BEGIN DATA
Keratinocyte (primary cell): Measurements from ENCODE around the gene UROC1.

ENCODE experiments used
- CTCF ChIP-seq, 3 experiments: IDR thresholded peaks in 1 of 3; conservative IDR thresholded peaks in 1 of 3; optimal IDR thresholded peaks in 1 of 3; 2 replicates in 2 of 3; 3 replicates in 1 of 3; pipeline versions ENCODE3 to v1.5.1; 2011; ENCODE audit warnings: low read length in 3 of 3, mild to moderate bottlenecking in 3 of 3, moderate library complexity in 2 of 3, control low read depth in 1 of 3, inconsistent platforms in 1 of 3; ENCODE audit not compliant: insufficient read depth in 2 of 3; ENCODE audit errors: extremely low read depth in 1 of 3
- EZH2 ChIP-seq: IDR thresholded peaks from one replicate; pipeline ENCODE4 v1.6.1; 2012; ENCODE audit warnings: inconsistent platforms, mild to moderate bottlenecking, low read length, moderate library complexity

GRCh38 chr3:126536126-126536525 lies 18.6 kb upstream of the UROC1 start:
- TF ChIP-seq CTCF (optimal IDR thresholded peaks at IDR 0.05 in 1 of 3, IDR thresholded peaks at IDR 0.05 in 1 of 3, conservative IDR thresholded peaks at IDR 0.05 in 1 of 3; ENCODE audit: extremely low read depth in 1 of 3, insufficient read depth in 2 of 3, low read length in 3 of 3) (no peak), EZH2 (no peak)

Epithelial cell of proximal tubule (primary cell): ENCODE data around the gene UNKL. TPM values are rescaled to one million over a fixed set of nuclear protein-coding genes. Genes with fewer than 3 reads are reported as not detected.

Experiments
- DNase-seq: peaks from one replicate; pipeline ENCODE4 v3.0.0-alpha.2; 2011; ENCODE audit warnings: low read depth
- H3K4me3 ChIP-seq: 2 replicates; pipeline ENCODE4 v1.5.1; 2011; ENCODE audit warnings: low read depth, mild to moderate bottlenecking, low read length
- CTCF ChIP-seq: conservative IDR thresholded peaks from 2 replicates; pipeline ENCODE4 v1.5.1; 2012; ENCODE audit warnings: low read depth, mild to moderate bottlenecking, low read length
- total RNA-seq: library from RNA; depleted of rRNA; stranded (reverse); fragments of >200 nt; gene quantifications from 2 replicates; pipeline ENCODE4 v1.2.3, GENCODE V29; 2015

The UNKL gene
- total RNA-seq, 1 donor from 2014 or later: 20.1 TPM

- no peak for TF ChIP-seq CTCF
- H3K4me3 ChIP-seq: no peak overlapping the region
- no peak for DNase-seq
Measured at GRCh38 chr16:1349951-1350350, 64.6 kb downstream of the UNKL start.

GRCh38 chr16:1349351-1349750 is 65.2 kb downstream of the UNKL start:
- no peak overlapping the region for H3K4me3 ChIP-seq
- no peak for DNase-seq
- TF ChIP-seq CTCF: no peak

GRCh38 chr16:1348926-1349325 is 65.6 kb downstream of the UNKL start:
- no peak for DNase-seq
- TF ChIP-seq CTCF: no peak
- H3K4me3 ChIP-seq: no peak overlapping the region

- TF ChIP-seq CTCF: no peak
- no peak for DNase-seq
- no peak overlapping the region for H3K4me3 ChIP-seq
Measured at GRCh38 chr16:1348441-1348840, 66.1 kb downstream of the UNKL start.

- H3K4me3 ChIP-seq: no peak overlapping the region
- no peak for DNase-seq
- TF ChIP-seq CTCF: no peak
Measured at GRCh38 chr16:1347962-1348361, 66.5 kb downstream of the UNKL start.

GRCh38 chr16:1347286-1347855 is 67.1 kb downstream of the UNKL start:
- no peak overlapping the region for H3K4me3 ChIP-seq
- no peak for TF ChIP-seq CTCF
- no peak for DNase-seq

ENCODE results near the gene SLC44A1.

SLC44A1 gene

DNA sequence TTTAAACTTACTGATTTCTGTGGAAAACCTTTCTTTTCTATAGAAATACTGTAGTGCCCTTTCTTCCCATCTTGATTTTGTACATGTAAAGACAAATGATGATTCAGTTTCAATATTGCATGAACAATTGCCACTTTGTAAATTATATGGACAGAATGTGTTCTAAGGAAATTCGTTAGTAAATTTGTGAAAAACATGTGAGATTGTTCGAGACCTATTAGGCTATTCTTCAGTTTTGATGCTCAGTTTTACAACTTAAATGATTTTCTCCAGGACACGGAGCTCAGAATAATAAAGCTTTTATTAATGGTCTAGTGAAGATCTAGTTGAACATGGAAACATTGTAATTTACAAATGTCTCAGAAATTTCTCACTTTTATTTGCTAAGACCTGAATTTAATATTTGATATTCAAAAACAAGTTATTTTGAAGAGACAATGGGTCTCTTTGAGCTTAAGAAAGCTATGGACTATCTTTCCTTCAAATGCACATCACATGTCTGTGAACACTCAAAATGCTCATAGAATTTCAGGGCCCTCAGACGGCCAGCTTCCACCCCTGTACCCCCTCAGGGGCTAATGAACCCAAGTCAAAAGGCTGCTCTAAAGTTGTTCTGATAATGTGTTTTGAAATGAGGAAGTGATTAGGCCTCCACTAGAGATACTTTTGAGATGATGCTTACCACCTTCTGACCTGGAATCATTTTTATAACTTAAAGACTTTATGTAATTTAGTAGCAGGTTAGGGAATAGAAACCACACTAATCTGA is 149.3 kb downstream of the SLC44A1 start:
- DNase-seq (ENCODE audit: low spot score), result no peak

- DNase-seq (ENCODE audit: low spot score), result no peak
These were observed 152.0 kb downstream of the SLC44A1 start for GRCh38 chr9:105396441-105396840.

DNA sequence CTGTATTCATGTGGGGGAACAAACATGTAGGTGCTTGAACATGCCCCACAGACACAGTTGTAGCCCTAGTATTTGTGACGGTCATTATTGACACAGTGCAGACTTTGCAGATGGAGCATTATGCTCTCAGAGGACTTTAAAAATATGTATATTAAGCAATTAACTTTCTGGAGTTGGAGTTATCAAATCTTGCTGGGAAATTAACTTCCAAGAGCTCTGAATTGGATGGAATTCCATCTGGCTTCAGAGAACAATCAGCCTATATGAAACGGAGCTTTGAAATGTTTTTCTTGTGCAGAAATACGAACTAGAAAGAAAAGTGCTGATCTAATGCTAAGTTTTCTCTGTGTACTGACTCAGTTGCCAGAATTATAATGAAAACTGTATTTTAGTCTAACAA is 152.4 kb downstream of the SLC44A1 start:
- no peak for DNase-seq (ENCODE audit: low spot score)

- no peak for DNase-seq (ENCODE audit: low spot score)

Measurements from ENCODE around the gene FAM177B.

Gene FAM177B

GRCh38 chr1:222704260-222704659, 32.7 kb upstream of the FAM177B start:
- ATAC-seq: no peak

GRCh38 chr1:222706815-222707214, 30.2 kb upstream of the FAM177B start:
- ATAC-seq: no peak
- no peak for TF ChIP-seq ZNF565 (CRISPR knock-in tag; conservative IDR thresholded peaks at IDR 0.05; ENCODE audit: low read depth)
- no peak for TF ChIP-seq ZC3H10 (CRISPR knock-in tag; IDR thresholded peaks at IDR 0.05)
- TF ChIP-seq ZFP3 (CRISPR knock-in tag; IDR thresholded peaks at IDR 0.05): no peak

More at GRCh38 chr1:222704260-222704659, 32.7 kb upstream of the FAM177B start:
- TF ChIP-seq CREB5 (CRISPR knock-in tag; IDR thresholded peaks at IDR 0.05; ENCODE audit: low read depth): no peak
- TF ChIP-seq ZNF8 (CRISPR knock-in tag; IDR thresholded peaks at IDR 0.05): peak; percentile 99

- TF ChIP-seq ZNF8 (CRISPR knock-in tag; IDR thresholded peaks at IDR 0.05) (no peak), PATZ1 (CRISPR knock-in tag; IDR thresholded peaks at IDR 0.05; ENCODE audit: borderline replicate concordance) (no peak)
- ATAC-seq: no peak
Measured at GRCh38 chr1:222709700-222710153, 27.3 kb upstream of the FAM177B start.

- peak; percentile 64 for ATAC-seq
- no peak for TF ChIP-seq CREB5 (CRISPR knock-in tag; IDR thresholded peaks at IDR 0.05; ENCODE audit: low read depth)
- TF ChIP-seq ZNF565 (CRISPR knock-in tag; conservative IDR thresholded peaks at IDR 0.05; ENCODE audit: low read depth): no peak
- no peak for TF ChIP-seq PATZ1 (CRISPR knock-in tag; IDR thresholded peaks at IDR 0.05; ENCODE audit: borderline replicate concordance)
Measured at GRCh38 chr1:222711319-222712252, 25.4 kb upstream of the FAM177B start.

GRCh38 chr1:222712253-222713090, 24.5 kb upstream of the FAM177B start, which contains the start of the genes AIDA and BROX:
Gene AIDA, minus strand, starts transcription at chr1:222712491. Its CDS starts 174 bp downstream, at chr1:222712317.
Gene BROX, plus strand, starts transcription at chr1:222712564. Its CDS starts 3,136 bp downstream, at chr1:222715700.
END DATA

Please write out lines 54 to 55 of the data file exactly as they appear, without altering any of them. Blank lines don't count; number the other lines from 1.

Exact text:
- no peak for TF ChIP-seq ZNF565 (CRISPR knock-in tag; conservative IDR thresholded peaks at IDR 0.05; ENCODE audit: low read depth)
- no peak for TF ChIP-seq ZC3H10 (CRISPR knock-in tag; IDR thresholded peaks at IDR 0.05)